David R. Meldrum, MD
From UCLA to RPMG
I have been asked many times why, after spending a dozen years on the full-time faculty at UCLA, being tenured as an associate professor and sure to reach full professor in short order, I would leave for private practice. At that time being a full-time faculty member involved research, clinical care, administrative duties, and teaching. If you factor in travel for speaking engagements and professional meetings, then doing everything well and having reasonable time left over for family and leisure time is simply impossible. I particularly enjoyed patient care and did not to want to delegate it to residents and fellows, even if that was possible with something as complex as IVF. Fortunately today, there is a clinical series which allows someone to concentrate on clinical care with less research and travel. It’s unfortunate that the university took so long to realize what was glaringly apparent to me. So, after much contemplation Claudia and I decided to make the leap off of the treadmill.
Fortunately the leap wasn’t so difficult since I had a 2 year waiting list of patients at the rate that UCLA was allotting me operating room space. At that stage in the development of IVF, egg retrieval required laparoscopic surgery because ultrasound guided retrieval was just getting underway. (Our UCLA program was actually ahead of the curve on non-surgical egg retrieval having established the first successful pregnancy in the U.S. by passing a needle under ultrasound guidance across the full bladder into the ovary to draw off the eggs). Again there Alan Trounson’s lessons led me to fill the bladder with culture medium to avoid any toxic effect of urine on the eggs, which was probably crucial to our early success (her name is Greta, here with her mom, Nancy, and her dad, Dick; Gretta now has her own children). However, that technique was not sufficiently proven by achieving one pregnancy to abandon laparoscopic retrieval just yet). Fortunately my UCLA embryologist, Minda Hamilton, lived closer to the South Bay where my wife’s relatives lived and she accompanied me in setting up a program in Redondo Beach. Dr. Art Wisot, a local physician interested in infertility, also joined us and has been a treasured colleague ever since.
Our Redondo Beach program flourished and although Minda recently retired, a number of key people we recruited early on are still with us many years later. Lisa, who initially began as a lab tech measuring hormones is now the IVF lab director in La Jolla, and Diane, who initially joined us as a receptionist, manages our front office people working at multiple locations. Gabe Garzo worked with us in Redondo for a few years and now heads the UCSD RPMG Regional Fertility Center in La Jolla.
However, it was still a small “mom and pop” operation and I felt we could do much better with more people on the team. Dr. Bill Yee, who was running a successful IVF program in Long Beach, actually lived closer to Redondo. We began to talk and subsequently merged into what is now known as “Reproductive Partners Medical Group” that has grown to 7 physicians, and approaching 100 employees in 4 locations (Beverly Hills, Redondo Beach, Westminster, and La Jolla). I have always believed in the value of teamwork, and RPMG illustrates that so well. Due to our high success rates and our well-organized team of professionals we have steadily grown during the recent economic downturn while other programs have seen their volume drop as much as 30%.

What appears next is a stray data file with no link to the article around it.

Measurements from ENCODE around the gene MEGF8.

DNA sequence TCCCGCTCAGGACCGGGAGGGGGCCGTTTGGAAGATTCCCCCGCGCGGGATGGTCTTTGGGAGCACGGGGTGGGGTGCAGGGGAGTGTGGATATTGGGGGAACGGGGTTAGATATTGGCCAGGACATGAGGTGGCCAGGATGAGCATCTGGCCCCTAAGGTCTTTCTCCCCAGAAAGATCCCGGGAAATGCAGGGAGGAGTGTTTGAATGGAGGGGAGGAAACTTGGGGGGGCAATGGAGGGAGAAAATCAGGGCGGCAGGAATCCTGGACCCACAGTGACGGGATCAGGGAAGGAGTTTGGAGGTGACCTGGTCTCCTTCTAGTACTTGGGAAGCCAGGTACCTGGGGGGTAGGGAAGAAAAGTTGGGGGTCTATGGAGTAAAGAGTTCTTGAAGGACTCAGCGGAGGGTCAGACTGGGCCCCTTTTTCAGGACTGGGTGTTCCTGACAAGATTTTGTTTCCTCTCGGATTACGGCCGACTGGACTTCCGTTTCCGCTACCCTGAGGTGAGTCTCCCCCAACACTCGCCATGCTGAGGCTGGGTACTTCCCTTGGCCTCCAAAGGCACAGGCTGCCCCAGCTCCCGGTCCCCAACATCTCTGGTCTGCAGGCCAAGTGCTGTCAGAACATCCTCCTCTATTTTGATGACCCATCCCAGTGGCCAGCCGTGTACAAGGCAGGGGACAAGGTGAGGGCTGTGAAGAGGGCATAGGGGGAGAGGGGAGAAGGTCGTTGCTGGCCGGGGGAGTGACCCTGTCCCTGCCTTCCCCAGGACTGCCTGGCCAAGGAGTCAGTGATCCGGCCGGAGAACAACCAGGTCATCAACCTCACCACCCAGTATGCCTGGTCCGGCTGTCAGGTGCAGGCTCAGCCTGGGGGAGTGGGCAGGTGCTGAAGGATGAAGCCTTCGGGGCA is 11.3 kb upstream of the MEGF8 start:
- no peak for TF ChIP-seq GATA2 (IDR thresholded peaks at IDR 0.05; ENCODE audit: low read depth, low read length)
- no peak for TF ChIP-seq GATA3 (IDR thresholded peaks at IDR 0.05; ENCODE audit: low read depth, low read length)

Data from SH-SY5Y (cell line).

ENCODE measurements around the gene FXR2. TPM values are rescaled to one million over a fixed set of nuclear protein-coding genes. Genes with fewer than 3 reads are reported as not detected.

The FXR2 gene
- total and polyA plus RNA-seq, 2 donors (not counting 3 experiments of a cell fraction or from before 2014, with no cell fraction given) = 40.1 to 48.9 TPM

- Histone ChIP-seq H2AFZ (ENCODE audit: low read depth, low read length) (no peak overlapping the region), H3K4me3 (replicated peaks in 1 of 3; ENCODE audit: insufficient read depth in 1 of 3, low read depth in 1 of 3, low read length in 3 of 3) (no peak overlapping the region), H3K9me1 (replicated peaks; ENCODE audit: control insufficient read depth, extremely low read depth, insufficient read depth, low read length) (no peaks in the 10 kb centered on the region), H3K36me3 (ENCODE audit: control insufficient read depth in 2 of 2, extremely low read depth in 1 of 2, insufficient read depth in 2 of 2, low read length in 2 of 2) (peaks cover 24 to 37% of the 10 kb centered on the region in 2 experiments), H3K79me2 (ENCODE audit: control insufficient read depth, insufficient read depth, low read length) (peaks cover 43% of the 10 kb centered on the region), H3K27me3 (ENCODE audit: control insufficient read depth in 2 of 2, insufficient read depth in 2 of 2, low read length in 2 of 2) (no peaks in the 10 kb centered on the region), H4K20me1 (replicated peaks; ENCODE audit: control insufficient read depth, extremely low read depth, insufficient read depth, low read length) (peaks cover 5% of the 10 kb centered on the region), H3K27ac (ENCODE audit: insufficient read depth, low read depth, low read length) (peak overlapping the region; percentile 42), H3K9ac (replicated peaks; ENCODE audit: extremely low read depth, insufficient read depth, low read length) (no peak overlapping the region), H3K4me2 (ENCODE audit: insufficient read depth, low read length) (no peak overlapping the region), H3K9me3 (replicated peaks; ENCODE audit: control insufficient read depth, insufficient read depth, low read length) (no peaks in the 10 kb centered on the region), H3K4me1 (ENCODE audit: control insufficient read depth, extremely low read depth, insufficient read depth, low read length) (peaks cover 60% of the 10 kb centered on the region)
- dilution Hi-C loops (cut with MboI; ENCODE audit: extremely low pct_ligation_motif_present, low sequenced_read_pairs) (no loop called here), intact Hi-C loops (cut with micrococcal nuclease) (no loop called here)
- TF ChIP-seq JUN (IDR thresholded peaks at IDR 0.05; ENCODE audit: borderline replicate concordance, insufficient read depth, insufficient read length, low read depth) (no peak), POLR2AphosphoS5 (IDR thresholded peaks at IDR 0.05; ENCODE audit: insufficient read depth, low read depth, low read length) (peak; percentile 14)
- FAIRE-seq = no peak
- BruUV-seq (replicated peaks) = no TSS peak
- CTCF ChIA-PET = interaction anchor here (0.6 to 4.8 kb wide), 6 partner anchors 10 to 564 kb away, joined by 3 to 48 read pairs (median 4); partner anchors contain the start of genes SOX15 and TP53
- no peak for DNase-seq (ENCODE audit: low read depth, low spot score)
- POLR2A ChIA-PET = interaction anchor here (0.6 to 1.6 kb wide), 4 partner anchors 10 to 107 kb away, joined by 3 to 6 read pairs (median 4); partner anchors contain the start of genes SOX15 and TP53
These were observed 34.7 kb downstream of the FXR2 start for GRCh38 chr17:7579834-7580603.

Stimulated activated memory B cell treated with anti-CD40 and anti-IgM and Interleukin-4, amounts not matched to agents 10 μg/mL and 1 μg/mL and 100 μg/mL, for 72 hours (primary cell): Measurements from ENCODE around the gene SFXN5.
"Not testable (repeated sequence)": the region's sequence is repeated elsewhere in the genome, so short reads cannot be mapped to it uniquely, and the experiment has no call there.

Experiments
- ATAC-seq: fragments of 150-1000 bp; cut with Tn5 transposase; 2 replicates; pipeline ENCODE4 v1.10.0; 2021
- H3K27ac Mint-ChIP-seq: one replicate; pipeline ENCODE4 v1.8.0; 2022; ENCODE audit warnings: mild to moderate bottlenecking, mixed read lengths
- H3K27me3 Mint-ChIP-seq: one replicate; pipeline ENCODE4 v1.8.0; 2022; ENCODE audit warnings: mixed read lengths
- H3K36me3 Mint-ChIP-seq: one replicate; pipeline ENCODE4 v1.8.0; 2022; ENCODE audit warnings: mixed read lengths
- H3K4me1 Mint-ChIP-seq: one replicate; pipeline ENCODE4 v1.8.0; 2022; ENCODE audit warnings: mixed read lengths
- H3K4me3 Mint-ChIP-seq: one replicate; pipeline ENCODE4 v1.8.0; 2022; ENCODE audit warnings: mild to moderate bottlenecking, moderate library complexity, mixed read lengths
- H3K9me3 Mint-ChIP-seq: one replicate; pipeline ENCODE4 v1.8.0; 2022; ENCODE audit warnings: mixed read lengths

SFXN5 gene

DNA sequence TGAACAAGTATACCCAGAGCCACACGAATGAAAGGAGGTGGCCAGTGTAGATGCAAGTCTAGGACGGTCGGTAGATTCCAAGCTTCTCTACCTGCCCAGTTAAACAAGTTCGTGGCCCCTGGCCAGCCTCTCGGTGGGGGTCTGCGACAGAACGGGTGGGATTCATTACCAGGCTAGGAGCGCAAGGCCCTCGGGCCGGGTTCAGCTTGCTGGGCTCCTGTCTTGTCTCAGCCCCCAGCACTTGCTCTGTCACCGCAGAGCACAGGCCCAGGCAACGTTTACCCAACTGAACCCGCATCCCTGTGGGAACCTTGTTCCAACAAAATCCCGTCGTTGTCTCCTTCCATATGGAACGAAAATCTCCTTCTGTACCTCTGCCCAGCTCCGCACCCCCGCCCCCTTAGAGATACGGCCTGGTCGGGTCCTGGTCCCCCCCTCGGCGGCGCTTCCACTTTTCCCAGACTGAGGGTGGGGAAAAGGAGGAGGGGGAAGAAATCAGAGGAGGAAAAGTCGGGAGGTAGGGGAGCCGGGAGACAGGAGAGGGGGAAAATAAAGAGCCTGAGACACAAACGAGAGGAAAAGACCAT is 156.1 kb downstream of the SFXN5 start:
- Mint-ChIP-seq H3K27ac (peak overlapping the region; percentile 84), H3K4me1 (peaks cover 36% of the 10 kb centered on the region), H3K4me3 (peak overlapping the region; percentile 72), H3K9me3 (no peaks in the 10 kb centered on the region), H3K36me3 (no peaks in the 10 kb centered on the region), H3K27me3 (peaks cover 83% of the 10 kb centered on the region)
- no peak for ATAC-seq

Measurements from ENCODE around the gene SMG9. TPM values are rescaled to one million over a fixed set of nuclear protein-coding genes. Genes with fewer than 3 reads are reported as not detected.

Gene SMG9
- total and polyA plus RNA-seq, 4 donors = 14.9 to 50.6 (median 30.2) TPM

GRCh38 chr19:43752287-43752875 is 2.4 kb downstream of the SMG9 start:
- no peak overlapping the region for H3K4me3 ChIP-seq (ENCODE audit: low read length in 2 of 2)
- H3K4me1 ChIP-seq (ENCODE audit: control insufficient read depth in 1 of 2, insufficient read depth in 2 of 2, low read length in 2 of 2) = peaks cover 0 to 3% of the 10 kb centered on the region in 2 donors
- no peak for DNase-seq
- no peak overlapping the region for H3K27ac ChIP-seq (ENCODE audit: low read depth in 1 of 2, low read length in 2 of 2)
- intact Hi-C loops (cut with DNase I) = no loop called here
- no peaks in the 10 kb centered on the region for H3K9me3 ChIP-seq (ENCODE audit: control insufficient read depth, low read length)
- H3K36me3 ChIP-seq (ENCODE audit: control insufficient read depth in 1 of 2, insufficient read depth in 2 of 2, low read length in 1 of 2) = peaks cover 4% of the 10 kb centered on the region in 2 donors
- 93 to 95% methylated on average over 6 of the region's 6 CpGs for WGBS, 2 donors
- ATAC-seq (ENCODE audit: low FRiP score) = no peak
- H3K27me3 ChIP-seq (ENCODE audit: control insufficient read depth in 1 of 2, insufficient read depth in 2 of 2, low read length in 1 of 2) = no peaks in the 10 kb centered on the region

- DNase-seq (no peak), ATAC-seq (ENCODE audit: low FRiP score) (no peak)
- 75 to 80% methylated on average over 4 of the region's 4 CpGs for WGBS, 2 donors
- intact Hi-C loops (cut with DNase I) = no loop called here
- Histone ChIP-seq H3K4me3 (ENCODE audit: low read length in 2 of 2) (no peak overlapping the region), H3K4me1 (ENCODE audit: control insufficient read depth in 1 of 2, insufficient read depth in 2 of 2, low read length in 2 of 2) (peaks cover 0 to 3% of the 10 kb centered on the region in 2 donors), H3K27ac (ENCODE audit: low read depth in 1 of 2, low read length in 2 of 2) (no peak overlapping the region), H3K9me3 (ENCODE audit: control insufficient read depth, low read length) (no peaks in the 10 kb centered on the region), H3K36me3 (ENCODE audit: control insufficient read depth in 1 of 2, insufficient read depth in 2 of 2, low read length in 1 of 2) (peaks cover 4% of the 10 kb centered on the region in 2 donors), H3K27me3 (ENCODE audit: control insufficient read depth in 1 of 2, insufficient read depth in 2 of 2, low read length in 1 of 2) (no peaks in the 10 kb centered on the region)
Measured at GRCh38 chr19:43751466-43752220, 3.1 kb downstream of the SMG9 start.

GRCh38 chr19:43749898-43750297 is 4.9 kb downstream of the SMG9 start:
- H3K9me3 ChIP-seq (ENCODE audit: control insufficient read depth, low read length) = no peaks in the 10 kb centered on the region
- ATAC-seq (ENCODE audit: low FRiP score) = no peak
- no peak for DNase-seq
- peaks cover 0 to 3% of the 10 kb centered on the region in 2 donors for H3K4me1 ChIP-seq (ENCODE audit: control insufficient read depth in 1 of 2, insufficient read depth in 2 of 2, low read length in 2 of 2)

Although I have retired from seeing patients, I have continued as scientific director of our La Jolla facility. We have made a major emphasis there on single embryo transfer. Infertile couples do not realize the very significant risks for mother and her infant due to multiple pregnancy. Even divorce is more common due to the stresses of caring for more than one newborn. As it turns out, because we can usually do full chromosome analysis on the embryos, our success rate is as good as if we had transferred two untested embryos.
Although your primary RPMG physician will be overseeing your care, for some daily visits and for some procedures you might see one of the other physicians. Be reassured they are all experienced and follow uniform protocols. Think of it as a built in second or third opinion. Four or six eyes are always better than two. If you find that you want to be followed by someone different from the physician you first saw for your new patient visit, simply ask the nurse and she will make that change. The physician will not be offended. We all want you to be as comfortable with your care as possible.
Above all keep in mind that the thing that will maximize your chance of success more than anything else is the number of treatments you have. Too many patients become discouraged and simply give up. It is well documented that in states or countries where IVF is fully covered, the major reason for failure is giving up. That is one of the reasons you may wish to have your embryos tested to be sure they have the correct complement of chromosomes (see quads). That will prevent you from going through transfers with embryos that are not capable of implanting or may miscarry. We know that couples have difficulty coping with multiple failures. Be sure also to take full advantage of groups such as Resolve, and stress reduction techniques such as yoga and mind/body to allow you to better cope with unsuccessful cycles.
After my many years seeing infertility patients in the South Bay, most times that Claudia and I go somewhere locally for a walk we see one of my successes. Be sure to stop me and say hello. I always like to see how you’re doing, and of course to see how your kid/s are doing. Or send pictures or stop by the office. All of our staff gets a great lift out of seeing the product of their labors and their former patients as parents.